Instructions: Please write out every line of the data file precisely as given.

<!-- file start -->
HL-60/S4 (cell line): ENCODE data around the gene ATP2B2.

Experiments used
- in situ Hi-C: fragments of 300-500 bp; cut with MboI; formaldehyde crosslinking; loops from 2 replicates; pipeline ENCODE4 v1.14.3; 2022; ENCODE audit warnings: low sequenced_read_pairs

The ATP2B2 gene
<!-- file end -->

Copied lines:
HL-60/S4 (cell line): ENCODE data around the gene ATP2B2.

Experiments used
- in situ Hi-C: fragments of 300-500 bp; cut with MboI; formaldehyde crosslinking; loops from 2 replicates; pipeline ENCODE4 v1.14.3; 2022; ENCODE audit warnings: low sequenced_read_pairs

The ATP2B2 gene